Passing through the ports of multiple foreign lands, the ship arrived at its destination. The mermaids all sang a song of parting to one another together, and all the while it continued to be engrossed in its "I'm a mermaid," and "I'm a mermaid," and "I'm a mermaid," just as ever. And so, along with all of the other paulownia-wood boxes that began to be processed, so, too, for the box that held it. The import trader, account ledger under one arm, proceeded to open each box roughly at the hinges.
At this point, there was a problem. Upon coming to its box, the import trader discovered that the customer who had made this particular order had already died. So the [End Page 121] box was brought to an old estate in the remote countryside to be stored among all of the other articles left behind by the deceased, and there it was forgotten. After twenty years, a distant relative of the deceased customer hired an agent to put all of these abandoned belongings in order. The agent made a comprehensive list of the items that remained in the estate, and informed his client. The client gave instructions to have most of the items on the list sold off. But the old box bearing a label that read "mermaid," along with a handful of other valuable items, he had delivered to him. During all that time, it never tired in its fervent repetition of "I'm a mermaid," and "I'm a mermaid," and "I'm a mermaid." Those twenty years were no great burden to the dried-out body within that tightly sealed paulownia-wood box.
But now, the time for its performance had arrived. Miles placed the box on the finely polished oak table, untied the cord on the box, and raised the lid to reveal its contents. After a moment of nervousness, it looked steadily into Miles' blue eyes, gathering confidence, and said, "I'm a mermaid."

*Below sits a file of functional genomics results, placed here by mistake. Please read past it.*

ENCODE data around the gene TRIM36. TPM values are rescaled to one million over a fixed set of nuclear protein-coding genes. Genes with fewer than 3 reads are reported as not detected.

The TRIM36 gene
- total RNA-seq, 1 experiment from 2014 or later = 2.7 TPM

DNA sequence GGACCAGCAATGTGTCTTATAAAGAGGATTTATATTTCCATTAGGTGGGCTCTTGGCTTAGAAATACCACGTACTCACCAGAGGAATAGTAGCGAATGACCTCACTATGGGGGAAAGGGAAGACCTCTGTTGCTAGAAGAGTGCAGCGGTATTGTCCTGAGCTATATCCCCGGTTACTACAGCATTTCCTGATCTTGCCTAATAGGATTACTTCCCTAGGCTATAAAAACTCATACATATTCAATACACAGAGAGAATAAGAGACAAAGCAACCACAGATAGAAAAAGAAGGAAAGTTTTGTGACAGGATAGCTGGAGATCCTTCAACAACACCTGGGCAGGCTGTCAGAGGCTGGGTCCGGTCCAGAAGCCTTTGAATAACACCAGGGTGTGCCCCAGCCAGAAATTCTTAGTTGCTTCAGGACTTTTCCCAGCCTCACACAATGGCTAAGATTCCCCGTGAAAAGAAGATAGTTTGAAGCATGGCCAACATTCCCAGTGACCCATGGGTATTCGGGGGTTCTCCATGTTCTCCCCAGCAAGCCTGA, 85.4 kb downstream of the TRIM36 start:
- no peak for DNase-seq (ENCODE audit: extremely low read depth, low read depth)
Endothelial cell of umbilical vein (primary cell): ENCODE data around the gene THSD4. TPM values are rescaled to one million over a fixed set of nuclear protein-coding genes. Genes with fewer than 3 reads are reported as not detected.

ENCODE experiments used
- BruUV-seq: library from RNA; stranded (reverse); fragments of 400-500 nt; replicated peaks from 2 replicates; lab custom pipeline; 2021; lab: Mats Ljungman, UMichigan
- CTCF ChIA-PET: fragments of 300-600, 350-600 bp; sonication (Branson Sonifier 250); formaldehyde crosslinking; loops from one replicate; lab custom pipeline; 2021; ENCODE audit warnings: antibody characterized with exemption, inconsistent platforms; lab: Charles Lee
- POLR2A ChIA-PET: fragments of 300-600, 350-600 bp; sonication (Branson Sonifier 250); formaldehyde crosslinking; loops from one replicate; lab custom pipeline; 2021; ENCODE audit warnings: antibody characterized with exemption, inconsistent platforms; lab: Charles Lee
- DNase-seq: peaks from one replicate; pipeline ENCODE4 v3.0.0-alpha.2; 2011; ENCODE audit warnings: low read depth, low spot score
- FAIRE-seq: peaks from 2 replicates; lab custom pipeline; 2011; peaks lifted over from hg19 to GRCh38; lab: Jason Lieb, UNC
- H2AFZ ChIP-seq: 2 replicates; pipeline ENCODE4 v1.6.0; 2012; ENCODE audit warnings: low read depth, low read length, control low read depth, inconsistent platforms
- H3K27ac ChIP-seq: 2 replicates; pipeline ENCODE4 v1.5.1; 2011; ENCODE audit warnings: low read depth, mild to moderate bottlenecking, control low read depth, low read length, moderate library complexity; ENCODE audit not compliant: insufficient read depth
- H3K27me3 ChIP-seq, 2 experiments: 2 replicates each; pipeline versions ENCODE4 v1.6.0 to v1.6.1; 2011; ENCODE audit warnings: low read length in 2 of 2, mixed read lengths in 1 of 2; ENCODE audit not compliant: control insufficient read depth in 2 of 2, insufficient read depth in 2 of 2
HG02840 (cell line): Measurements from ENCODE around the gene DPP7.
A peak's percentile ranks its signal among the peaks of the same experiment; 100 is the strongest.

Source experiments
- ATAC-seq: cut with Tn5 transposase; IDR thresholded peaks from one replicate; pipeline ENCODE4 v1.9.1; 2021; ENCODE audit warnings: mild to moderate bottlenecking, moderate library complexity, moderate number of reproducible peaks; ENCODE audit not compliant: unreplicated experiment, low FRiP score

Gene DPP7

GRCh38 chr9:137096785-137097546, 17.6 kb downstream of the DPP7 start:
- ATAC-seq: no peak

Miles gave a wry smile. It became flustered by this unexpected reaction from Miles. I wonder if he didn't understand what I said. I'm certain that I explained very clearly that I'm a mermaid . . . It thought back to a conversation with Sukeroku.
"If I'm going to be sent off to a distant land, when I declare myself, will the people of that land truly be able to understand?"
"Listen, you," Sukeroku tapped it lightly on the side of its head with the base of his tatami needle. "Don't tell me you think that we're speaking Japanese to each other right now. You don't even know something as simple as that? Everyone knows, there is only one language that you can use, and anyone can understand it, no matter where you go or to whom you speak—that's how it works."
So, it tried again.
"I'm a mermaid."
"I figured as much," replied Miles. So, it's just as Sukeroku said, this one understands what I'm saying, too. Miles gently reached into the box and picked up its small body. Walking over to the window, he examined the seam around its belly in the sunlight. "You're no mermaid," he said.